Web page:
Monday, June 30, 2008

Exchange OWA 2007 Change Password Problem

Some of my users recently complained that they were having problems with the "Change Password" feature in OWA 2007. I wasn't able to replicate it myself when I tried it with my own account though. After some searching on the web I did find some issues people were having with password changes and OWA 2007 and it came down to 2 popular resolutions.

1. "regsvr32 C:\WINDOWS\system32\inetsrv\iisadmpwd\iispwchg.dll" and then reset the IIS with the command "iisreset /noforce".

2. Edit your active directory group policy for passwords and set
"Minimum password age" to "0" days. It's been reported that even if it's
been more than X days since the user changed their password that this policy will cause the "The password supplied does not meet the minimum security requirements. Please contact technical support" error to show up.
(Note: You may need to either Restart NetLogon or reboot the DC for changes to kick in faster)

Now nothing left to do but wait and see if the problem shows up again.

Friday, June 13, 2008

2008 Hyper-V first impressions

I've been playing around with the new Hyper-V (beta) that's included in server 2008 and I have to say it looks promising. Keep in mind that it's still in the beta stage so there are bound to be some kinks in it. I currently use VMWare Server in my production environments because it's a nice balance between cost and ease of management/maintenance as compared to the VMWareESX product. (It's a lot easier to train my techs to support vmware on a windows platform than to teach them how to support linux and vmware both). I know some of you will say that comparing VMWare Server to 2k8 Hyper-V is a bit of an apples and orange comparison since 2k8 has a Hypervisor but for me the comparison is more about running Virtualization on a Windows host platform.

I installed Win2k8 x64 standard edition on a dual core 2.6Ghz server with 2GB ram. Then I added the Hyper-V role, rebooted, then applied a hotfix related to it from windows update. Creating new Virtual images is a breeze, the wizard walks you through just like the vmware one does and provides you with all the usual options of how many processors, how much ram, disk space, etc. The very first thing I noticed was the absence of any noticeable I/O hit. The Hypervisor handles direct I/O calls very nicely and I only began to notice a performance dip after I started running 2 more Virtual machines at the same time.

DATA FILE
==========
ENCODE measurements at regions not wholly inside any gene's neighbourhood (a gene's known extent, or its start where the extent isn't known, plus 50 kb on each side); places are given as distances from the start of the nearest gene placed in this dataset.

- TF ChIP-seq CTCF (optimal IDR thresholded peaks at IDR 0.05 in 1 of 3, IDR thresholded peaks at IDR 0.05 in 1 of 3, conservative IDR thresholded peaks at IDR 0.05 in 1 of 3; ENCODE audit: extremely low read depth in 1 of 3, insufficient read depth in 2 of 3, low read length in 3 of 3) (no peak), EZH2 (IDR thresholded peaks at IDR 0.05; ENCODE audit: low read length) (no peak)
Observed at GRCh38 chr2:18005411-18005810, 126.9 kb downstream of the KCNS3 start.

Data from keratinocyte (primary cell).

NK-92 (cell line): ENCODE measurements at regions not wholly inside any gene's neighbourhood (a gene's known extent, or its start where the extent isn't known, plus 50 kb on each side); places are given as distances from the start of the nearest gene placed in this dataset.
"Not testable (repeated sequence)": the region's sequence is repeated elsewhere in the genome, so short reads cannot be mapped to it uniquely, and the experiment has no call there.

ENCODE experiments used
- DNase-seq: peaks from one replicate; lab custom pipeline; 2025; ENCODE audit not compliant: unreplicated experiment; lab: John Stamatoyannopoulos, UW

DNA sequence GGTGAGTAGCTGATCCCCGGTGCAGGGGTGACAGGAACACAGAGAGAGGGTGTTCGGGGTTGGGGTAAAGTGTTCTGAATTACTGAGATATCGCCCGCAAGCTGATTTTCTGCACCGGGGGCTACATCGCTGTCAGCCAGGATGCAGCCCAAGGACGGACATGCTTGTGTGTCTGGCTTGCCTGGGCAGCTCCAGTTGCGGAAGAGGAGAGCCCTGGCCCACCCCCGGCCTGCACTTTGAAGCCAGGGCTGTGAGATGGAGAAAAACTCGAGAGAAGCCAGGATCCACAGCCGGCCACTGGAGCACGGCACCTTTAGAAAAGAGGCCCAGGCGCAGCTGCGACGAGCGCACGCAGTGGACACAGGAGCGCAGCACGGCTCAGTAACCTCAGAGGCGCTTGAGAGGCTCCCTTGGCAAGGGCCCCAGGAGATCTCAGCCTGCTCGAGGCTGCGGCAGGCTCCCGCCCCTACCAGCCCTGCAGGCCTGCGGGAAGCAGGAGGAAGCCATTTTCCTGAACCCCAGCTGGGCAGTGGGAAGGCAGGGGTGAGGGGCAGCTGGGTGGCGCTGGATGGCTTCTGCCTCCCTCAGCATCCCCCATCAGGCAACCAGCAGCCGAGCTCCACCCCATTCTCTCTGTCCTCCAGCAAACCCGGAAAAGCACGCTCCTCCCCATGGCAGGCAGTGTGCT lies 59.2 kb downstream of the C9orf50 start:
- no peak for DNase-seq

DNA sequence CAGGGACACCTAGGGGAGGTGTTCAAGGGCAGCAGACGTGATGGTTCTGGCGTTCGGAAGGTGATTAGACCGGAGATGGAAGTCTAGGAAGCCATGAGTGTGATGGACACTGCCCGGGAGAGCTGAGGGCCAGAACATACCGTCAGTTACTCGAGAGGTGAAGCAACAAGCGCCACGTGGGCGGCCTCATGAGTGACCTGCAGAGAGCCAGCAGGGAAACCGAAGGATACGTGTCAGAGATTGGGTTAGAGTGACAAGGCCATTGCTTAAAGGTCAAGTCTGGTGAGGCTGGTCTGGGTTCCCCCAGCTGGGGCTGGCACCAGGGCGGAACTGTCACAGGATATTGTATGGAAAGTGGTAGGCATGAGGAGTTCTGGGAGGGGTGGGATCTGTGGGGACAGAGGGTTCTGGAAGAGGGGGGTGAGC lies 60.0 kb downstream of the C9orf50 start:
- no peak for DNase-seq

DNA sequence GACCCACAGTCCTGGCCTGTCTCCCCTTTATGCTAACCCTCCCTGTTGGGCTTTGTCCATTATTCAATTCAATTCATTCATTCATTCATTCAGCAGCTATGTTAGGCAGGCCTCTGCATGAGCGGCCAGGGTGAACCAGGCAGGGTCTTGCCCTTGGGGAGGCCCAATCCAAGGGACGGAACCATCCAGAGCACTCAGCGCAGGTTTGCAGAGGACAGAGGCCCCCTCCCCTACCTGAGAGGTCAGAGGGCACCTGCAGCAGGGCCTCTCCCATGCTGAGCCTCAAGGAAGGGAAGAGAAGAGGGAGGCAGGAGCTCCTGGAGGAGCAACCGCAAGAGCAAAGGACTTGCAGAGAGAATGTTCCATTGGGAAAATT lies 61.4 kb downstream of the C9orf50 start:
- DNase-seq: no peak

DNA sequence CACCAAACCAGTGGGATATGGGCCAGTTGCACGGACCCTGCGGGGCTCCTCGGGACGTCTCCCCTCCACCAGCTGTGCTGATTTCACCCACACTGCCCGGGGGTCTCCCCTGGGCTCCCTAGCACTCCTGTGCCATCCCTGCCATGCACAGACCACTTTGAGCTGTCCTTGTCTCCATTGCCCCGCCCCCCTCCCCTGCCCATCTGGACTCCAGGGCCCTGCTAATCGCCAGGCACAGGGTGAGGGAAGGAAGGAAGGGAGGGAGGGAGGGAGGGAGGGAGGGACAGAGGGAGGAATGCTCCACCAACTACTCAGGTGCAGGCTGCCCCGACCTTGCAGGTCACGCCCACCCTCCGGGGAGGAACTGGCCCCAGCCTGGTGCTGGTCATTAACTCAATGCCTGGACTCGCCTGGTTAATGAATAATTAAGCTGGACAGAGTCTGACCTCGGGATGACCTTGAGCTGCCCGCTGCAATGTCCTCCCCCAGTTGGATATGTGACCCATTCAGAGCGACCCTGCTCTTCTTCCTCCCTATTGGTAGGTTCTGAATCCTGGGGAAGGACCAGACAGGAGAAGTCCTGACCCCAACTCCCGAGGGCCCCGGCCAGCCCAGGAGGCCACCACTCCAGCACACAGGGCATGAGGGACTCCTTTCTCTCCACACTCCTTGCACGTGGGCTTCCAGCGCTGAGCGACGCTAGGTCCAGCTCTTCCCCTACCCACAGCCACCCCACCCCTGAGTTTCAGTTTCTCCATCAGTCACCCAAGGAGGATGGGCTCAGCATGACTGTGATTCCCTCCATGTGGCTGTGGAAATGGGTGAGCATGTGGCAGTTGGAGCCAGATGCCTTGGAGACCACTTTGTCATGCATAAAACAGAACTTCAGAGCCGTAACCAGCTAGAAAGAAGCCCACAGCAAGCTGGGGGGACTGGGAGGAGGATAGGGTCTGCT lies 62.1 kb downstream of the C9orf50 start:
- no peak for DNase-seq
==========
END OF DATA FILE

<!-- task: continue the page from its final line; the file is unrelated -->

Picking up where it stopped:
Microsoft has updated all their licensing and Eula materials to cover virtualization. On 2008 Enterprise edition, you're allowed to have 4 virtual machines running with an OS that's covered by the host OS license. With the Datacenter Edition, it goes to Infinity! Which means that if you built out a monster cluster, and I do strongly recommend that you cluster your VM servers if you want high availability, then you could save a bundle on operating system licenses. Oh, and the standard edition allows you to run 1 virtual to match the 1 physical license. For the price difference, if you plan to have a few virtual machines on the box, just buy the enterprise edition.

I wish they would have just used the same key combinations that VMWare does. I'm used to using CTRL-ALT a lot and now I have to remember CTRL-ALT-Left Arrow. There are a few other like that in the interface. I do like that you can have them running without any active displays and that each one runs in a different window that's not embedded into the console.

You can read more about Hyper-V at: